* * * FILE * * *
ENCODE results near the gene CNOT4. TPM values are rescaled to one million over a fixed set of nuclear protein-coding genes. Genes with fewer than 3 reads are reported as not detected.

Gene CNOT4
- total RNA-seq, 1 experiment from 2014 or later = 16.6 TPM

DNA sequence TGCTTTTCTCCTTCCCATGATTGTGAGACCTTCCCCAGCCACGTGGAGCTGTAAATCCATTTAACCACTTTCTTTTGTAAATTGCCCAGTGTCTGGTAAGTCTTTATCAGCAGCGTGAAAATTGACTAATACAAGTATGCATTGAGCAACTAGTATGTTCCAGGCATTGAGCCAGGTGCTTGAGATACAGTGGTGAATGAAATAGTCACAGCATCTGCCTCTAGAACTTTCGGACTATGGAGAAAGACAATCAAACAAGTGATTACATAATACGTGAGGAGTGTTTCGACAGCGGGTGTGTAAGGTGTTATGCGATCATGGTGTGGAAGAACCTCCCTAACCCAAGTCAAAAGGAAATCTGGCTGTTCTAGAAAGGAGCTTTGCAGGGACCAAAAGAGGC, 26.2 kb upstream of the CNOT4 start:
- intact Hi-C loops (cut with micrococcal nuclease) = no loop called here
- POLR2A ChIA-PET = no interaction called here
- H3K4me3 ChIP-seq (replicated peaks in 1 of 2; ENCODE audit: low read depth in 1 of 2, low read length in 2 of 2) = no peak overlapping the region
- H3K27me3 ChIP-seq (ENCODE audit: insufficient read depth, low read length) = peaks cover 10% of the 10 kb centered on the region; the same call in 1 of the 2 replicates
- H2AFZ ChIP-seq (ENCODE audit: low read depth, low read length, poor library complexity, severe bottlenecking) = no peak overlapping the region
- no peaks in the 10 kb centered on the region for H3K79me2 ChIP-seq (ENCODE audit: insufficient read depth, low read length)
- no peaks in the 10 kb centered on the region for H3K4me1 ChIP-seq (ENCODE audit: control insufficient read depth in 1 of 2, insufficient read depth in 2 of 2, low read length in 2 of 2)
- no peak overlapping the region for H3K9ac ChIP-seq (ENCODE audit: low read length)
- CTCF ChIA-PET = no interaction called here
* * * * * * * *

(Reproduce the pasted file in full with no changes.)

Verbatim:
ENCODE results near the gene CNOT4. TPM values are rescaled to one million over a fixed set of nuclear protein-coding genes. Genes with fewer than 3 reads are reported as not detected.

Gene CNOT4
- total RNA-seq, 1 experiment from 2014 or later = 16.6 TPM

DNA sequence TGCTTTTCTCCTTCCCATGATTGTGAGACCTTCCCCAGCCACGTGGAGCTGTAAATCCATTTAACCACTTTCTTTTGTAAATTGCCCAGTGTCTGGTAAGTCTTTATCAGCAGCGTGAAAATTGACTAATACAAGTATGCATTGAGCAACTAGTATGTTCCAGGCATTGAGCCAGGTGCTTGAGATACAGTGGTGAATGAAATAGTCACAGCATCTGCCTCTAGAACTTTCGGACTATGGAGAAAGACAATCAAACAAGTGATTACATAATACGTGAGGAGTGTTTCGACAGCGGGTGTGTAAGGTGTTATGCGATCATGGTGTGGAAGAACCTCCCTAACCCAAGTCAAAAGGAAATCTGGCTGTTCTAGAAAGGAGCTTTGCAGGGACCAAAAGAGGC, 26.2 kb upstream of the CNOT4 start:
- intact Hi-C loops (cut with micrococcal nuclease) = no loop called here
- POLR2A ChIA-PET = no interaction called here
- H3K4me3 ChIP-seq (replicated peaks in 1 of 2; ENCODE audit: low read depth in 1 of 2, low read length in 2 of 2) = no peak overlapping the region
- H3K27me3 ChIP-seq (ENCODE audit: insufficient read depth, low read length) = peaks cover 10% of the 10 kb centered on the region; the same call in 1 of the 2 replicates
- H2AFZ ChIP-seq (ENCODE audit: low read depth, low read length, poor library complexity, severe bottlenecking) = no peak overlapping the region
- no peaks in the 10 kb centered on the region for H3K79me2 ChIP-seq (ENCODE audit: insufficient read depth, low read length)
- no peaks in the 10 kb centered on the region for H3K4me1 ChIP-seq (ENCODE audit: control insufficient read depth in 1 of 2, insufficient read depth in 2 of 2, low read length in 2 of 2)
- no peak overlapping the region for H3K9ac ChIP-seq (ENCODE audit: low read length)
- CTCF ChIA-PET = no interaction called here